My only complaint is the first 1/2 to 2/3 of the book is very thorough.. the last part seems hurried. Like she was running out of time for the due date with her publisher. Perhaps it could have been edited a bit better so that falling off wasn't so heavy handed, but then I would probably lose my favorite parts of the 1/2 half of the book. I liked Sweetness & Light very much and would like to re-read it. But I think I will read Robbing the Bees by Bishop first before I re-read this one. (well there is a silkworm book on my list and THEN robbing the bees)

Things I did not know. Like how honey is antimicrobial and when used in wound dressings creates hydrogrogen peroxide. It is one of the only effective treatments for MRSAs b'c it does not use antibiotics. Plus there was lots of talk about the symbolism of honeybees and how they were used at different times (virtue in victorian times, work ethic in the mormon church, etc). And there was a really cool description of a viewing hive that had a glass tube in the home so the bees could come down from the hive and visit and be watched while entertaining guests!! I SO want to know what that looked like.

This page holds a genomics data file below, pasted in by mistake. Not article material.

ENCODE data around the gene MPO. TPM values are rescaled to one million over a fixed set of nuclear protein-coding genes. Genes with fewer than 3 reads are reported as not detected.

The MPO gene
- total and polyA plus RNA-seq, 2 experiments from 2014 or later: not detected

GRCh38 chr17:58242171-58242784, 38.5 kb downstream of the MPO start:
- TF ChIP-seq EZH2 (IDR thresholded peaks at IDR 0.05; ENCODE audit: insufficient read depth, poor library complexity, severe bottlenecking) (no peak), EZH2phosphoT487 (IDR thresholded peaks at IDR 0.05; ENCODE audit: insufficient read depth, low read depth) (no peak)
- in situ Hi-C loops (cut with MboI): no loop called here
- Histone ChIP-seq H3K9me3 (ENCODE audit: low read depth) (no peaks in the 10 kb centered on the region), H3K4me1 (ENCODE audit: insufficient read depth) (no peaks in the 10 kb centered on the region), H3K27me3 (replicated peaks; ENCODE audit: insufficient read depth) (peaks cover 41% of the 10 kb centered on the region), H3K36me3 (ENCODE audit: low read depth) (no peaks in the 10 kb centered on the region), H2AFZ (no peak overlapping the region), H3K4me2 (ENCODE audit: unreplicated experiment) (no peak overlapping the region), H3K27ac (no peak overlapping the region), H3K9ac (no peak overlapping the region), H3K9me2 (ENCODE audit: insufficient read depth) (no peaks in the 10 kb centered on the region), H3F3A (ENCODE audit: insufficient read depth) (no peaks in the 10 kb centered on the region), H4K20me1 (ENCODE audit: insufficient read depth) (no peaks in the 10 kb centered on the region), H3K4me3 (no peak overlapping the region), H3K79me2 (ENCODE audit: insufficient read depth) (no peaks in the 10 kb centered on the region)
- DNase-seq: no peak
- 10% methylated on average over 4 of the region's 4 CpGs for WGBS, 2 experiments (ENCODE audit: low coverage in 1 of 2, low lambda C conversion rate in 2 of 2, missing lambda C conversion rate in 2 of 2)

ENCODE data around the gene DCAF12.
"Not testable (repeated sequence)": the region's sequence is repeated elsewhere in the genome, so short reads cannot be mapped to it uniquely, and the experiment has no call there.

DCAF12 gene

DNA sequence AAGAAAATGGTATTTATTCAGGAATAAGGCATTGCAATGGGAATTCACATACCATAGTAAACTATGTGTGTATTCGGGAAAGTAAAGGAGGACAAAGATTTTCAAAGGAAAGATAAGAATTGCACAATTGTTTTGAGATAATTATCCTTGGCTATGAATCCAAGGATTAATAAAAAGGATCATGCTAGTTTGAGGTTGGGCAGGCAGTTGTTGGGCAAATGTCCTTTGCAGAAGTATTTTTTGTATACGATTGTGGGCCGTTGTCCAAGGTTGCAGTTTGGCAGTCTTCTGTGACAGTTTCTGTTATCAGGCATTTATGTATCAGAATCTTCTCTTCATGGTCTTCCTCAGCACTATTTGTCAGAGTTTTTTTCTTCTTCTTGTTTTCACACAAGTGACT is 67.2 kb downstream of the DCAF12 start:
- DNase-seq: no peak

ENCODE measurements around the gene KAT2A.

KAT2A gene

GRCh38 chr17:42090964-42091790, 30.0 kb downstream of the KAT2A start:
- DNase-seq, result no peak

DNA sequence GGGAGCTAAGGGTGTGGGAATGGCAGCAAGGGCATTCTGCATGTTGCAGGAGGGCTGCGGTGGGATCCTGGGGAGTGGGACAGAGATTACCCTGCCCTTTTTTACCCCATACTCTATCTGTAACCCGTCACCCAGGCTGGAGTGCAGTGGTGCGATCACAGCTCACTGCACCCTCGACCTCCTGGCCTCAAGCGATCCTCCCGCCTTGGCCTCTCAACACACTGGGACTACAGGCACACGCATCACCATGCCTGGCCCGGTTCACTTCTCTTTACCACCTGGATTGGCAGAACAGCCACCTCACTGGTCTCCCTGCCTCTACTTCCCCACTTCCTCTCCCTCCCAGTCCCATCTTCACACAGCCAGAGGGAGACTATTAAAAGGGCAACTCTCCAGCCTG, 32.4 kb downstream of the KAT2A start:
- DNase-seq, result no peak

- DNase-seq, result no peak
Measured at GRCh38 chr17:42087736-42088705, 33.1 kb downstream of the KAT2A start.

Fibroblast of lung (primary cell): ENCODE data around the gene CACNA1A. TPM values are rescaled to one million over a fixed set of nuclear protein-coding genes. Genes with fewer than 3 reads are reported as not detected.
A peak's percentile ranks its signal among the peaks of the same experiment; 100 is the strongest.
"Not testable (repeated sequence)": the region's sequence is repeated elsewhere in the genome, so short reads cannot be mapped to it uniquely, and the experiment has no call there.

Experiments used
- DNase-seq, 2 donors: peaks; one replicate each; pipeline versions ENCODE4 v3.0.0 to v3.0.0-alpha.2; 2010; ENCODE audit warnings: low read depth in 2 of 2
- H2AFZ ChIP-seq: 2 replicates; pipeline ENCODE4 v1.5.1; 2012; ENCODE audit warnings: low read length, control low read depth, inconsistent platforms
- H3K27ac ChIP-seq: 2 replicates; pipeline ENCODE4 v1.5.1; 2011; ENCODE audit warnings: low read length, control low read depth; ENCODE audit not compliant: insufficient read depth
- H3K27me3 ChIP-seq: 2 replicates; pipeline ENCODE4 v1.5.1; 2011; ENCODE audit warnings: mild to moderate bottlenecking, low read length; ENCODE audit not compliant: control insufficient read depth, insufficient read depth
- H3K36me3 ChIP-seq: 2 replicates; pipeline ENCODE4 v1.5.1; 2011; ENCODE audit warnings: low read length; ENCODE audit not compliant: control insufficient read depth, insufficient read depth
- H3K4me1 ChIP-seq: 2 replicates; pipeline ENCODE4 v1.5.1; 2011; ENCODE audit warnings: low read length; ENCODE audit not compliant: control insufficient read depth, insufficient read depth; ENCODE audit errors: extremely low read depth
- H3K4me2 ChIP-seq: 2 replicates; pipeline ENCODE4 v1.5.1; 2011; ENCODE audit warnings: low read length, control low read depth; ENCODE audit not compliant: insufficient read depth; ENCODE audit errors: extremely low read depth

This, of course, makes me want to have bees now more than ever. If only I owned this apt and could keep them on the roof!!! Talks with Amy while we were in ME make me think more seriously about getting bee tattoos on my feet. perhaps a skep on one side and a very detailed honeybee on the other. Bumblefeet Amy calls them and it makes me want to laugh! ( )
  purlewe | Apr 1, 2013 |
As an organic gardener, I am concerned with the health of the soil and the beneficial insects who pollinate crops and keep pests in check. “Colony Collapse Disorder”, the mysterious die-off of honeybee hive populations, has been in the news for the past few years. Who are these insects and how did they come to be so important? Hattie Ellis’ "Sweetness & Light: The Mysterious History of the Honeybee" promises to answer that question but does so only imperfectly.